When the curtain comes up on UNCTAD14 next Sunday, it will showcase an organisation with one foot rooted in history and both eyes looking to the future.
Opening in Nairobi on July 17, the six day event has special historical resonance, but it makes important concessions to the future. Some 52 years ago, for example, Geneva hosted UNCTAD1, at that time the biggest conference ever, with 4,000 delegates from 120 countries.
The conference established a UN agency, whose mission was to support developing countries to benefit from trade more effectively. The agency was the UN Conference on Trade and Development, or UNCTAD.
The organisation has come far since then. In addition to trade, for example, UNCTAD now works on finance, investment, and technology, making it even more essential to developing countries that wish to access the benefits, and to protect against the downsides, of globalisation in the 21st century.
"We've had to move very much with the times, evolving with the rapidly changing global context," says Mukhisa Kituyi, UNCTAD's Secretary-General.
"We provide solutions to some of the most pressing issues of our time - all of them linked to globalisation," Dr. Kituyi says.
Held every four years, the UNCTAD conferences renew the UNCTAD mandate, keeping it fit for purpose. The 5,000 anticipated participants at UNCTAD14 - including UN Secretary-General, Ban Ki-Moon - will be generating not just new networks, partnerships, and solutions, they will also be fixing the organisation's goals for the next four years.
The timing is opportune.
Most urgently, storm clouds are sat over the global economy. Economic growth is sluggish, poverty and inequality remain pervasive, and resistance to globalisation is growing.
The conference is the first since the global community fixed its new Sustainable Development Goals (SDGs) last year, outlining a vision of how the world should look in 2030.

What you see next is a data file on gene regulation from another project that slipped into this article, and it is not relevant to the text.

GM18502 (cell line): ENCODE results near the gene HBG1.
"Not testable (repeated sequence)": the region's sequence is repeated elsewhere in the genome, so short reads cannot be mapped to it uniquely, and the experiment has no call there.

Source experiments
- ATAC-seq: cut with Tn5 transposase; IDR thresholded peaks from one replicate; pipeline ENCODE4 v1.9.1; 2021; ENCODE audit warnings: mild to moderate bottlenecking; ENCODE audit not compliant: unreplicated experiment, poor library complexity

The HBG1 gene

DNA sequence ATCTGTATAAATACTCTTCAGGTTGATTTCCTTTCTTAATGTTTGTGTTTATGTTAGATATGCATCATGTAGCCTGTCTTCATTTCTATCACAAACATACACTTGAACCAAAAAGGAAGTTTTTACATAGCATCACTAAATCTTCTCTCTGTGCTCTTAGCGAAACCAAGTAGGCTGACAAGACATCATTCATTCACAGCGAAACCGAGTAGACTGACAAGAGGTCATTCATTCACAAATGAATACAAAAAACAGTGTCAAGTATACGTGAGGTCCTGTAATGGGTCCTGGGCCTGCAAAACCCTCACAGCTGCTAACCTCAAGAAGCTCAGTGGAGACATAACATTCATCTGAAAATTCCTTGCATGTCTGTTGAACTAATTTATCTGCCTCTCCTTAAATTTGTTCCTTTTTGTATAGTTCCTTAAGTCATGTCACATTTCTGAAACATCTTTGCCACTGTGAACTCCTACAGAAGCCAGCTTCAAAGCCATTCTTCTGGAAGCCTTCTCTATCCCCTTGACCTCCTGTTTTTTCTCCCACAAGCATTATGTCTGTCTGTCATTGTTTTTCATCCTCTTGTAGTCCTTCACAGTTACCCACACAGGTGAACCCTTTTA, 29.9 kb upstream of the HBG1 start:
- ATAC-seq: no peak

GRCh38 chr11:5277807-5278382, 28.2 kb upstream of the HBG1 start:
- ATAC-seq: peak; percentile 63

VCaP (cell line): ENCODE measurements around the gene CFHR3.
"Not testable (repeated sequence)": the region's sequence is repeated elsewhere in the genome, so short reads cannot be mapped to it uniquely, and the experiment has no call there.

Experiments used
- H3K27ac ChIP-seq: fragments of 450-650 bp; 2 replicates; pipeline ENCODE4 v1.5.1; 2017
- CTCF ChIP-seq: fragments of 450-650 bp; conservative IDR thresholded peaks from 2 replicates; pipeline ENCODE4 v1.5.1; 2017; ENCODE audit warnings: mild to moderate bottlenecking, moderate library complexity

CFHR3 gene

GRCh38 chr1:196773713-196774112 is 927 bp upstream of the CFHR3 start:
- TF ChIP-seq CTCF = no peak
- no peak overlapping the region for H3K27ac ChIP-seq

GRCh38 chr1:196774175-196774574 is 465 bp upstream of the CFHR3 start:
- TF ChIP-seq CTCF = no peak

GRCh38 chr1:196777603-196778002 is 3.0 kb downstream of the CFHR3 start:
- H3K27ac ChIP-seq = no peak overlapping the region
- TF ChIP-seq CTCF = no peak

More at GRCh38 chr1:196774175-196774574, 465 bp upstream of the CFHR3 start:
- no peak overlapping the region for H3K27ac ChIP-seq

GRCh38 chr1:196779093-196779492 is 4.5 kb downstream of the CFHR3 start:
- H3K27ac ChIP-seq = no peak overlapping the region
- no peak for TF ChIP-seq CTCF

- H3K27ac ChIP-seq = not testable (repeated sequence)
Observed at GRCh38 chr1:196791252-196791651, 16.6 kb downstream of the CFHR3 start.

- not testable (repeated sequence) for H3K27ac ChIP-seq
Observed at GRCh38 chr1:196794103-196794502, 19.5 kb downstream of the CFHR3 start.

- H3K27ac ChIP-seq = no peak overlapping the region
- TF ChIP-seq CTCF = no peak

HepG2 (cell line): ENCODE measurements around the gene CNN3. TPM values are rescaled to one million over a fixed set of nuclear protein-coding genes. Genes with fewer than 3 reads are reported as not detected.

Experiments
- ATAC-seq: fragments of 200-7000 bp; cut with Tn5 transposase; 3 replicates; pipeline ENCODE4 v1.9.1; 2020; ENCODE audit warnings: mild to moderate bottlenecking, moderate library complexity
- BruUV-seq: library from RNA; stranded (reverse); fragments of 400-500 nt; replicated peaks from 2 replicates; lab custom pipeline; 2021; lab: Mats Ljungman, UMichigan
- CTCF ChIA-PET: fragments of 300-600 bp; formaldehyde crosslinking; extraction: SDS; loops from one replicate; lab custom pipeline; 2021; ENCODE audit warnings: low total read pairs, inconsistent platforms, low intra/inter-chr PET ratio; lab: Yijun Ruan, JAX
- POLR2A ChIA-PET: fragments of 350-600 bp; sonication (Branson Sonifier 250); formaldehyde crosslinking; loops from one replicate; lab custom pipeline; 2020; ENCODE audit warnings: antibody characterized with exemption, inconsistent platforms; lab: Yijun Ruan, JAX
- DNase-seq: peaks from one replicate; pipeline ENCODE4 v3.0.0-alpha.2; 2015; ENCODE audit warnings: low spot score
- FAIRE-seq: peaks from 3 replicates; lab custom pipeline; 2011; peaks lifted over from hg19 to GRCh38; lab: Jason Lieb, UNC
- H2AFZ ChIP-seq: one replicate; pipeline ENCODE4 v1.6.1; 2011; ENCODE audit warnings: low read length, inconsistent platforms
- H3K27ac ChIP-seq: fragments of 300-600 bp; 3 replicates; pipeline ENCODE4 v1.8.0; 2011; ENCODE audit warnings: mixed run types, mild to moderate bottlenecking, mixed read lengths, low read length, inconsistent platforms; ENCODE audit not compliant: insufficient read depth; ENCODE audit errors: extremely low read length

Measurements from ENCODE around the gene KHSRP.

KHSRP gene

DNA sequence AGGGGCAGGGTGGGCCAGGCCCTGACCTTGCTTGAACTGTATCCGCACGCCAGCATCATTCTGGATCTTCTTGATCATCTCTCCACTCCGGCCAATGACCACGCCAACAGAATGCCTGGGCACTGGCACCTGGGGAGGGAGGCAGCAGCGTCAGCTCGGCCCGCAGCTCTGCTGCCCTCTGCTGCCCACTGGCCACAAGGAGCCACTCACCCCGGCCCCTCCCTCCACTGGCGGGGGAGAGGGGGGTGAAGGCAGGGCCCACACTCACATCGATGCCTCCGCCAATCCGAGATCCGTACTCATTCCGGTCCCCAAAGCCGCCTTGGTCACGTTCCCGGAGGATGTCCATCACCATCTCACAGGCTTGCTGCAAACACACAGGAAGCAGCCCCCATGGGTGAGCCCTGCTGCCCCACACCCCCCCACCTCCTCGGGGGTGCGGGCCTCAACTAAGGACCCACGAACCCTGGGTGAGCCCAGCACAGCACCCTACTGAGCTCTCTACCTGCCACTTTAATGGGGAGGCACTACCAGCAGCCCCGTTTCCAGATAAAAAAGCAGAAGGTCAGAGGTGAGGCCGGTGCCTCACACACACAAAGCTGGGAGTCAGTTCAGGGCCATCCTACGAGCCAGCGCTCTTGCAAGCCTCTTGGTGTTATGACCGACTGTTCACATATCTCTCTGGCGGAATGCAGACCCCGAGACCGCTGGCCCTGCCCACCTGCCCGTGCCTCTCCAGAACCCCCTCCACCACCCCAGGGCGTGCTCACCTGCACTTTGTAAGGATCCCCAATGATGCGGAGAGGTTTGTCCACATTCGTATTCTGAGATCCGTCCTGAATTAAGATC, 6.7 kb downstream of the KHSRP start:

"These SDGs offer excellent signposts, ways to measure our success in converting trade, investment, finance, and technology into our ultimate goal - prosperity for all," says Joakim Reiter, UNCTAD's Deputy Secretary-General, who notes the conference tagline: "from Decisions to Actions".
Globalisation, including a phenomenal expansion of trade, has helped lift millions out of poverty. But Mr. Reiter adds that not enough people have benefitted, even as expectations grow.
Meeting these expectations will not be easy. But for the first time in its history, the UNCTAD meeting will have a youth forum, representing the 50 percent of the world who are younger than 30.
"When they're deciding on their work for the next few years, it's important that UNCTAD includes points of view from the future," said Samira Fierro Sedas, who helps to coordinate the forum.
"We want to be included, taken into consideration," she added.
The problems are easy to identify, the solutions are so much harder.
The world has become more complex since 1964, when UNCTAD was founded, and the solutions must involve a wider variety of actors. Today, UNCTAD works not just with governments, but closely with the private sector and civil society too.
These groups will all be present at UNCTAD14, which promises a set of timely and fascinating discussions on issues that matter to us all today.